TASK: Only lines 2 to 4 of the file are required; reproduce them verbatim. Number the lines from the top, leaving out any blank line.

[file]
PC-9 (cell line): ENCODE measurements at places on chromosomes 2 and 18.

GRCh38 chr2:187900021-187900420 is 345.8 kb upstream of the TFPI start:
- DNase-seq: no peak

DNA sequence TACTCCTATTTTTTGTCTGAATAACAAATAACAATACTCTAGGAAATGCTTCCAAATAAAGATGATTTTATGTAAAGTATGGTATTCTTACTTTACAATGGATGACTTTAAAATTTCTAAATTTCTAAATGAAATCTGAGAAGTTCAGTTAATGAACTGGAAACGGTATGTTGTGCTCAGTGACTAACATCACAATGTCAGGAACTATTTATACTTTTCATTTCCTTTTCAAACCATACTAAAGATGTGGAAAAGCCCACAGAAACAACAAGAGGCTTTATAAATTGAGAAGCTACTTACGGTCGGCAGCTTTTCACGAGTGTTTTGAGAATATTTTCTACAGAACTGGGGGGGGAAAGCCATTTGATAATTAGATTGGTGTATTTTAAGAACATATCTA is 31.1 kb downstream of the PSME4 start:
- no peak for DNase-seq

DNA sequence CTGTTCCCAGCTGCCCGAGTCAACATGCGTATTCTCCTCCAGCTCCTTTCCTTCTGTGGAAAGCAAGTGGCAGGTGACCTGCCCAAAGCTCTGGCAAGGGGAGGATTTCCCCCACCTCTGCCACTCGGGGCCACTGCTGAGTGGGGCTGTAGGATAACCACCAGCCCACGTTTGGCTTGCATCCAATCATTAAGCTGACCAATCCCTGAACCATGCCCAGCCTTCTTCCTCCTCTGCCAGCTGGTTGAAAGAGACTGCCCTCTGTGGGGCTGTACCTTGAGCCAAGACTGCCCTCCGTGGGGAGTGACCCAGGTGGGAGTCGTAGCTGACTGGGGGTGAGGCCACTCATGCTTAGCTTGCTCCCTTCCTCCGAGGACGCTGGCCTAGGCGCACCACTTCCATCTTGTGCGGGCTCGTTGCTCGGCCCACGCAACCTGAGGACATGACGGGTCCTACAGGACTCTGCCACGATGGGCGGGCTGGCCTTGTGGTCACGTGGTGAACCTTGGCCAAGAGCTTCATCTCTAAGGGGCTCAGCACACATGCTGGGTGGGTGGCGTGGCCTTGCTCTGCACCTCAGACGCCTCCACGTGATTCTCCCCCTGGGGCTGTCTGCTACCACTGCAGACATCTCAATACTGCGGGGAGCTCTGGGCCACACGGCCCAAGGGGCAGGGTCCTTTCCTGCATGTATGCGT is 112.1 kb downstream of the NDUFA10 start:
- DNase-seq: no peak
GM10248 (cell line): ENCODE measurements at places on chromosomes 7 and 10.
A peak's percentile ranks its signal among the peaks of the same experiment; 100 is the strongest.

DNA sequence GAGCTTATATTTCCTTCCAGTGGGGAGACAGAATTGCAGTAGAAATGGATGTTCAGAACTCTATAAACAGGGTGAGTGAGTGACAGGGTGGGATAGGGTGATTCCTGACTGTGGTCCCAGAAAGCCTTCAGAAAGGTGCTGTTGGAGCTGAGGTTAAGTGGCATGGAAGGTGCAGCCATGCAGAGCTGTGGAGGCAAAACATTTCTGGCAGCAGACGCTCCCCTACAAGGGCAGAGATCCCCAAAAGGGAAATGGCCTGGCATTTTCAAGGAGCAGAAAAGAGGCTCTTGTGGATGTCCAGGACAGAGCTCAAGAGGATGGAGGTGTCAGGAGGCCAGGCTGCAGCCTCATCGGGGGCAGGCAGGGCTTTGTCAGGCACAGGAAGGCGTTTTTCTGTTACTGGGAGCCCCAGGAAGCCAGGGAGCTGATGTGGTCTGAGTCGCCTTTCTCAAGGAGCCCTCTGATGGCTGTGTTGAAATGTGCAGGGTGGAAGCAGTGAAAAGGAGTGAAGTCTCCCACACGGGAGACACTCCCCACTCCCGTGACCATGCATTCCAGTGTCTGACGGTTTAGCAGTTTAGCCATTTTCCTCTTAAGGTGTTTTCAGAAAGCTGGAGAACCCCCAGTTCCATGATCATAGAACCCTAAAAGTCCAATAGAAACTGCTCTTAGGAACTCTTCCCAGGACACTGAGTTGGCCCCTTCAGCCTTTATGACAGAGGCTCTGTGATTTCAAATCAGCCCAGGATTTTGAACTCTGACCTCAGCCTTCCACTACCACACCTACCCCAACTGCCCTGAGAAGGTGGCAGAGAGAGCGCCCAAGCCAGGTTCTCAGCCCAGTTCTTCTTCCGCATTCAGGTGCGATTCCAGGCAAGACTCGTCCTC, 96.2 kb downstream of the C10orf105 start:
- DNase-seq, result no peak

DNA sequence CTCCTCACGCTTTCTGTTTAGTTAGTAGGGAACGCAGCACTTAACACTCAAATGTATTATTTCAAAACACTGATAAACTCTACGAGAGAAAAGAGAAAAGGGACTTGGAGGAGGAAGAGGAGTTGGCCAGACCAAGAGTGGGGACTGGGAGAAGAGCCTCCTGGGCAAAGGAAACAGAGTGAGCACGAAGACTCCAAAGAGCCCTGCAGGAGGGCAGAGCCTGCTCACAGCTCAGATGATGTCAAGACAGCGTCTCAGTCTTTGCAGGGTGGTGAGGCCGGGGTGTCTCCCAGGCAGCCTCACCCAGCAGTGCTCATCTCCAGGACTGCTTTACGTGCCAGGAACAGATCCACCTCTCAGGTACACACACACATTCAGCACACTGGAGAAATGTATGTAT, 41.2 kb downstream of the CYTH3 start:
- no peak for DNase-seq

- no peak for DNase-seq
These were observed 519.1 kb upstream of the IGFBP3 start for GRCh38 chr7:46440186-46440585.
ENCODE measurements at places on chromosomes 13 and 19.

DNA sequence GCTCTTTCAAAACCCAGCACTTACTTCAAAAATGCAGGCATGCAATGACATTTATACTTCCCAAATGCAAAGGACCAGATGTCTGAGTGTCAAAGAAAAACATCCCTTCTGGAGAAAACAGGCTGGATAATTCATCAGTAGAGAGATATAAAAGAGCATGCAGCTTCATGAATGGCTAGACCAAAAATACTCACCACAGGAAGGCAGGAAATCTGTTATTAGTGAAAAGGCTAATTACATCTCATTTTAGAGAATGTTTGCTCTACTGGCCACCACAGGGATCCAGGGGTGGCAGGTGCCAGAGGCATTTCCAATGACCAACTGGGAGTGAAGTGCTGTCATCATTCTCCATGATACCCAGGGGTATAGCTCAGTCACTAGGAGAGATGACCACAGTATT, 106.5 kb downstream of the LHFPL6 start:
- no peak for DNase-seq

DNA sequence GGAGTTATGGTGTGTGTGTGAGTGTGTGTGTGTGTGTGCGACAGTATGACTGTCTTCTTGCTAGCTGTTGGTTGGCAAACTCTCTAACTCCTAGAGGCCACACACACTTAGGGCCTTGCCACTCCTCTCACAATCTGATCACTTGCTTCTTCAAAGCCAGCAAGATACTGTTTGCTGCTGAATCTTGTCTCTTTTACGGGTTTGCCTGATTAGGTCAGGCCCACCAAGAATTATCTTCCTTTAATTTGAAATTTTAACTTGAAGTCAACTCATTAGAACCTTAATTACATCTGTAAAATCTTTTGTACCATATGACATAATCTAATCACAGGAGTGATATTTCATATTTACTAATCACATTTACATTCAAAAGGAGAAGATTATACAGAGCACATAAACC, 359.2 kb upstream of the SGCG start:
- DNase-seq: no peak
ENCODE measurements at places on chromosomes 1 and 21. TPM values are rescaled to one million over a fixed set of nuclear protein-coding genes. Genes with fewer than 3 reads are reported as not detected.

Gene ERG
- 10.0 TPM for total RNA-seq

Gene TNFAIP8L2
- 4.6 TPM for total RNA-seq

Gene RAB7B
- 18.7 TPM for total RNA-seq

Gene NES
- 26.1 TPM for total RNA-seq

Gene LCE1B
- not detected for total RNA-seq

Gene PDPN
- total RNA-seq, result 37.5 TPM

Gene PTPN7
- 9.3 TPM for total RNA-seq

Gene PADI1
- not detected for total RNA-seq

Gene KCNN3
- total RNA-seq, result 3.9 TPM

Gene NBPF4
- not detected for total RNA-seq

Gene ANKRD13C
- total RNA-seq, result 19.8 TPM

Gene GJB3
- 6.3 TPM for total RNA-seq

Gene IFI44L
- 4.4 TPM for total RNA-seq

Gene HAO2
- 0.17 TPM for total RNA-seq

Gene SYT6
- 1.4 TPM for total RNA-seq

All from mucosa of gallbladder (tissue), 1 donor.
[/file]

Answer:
GRCh38 chr2:187900021-187900420 is 345.8 kb upstream of the TFPI start:
- DNase-seq: no peak

DNA sequence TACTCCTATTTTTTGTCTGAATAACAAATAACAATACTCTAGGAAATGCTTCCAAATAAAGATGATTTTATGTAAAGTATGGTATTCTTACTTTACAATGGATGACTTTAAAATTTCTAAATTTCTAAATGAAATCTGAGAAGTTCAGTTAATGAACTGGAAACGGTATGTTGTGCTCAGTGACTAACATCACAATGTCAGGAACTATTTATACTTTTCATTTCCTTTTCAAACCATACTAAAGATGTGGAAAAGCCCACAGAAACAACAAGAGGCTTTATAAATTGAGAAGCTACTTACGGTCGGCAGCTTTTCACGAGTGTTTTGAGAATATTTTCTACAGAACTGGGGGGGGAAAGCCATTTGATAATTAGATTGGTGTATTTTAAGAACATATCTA is 31.1 kb downstream of the PSME4 start: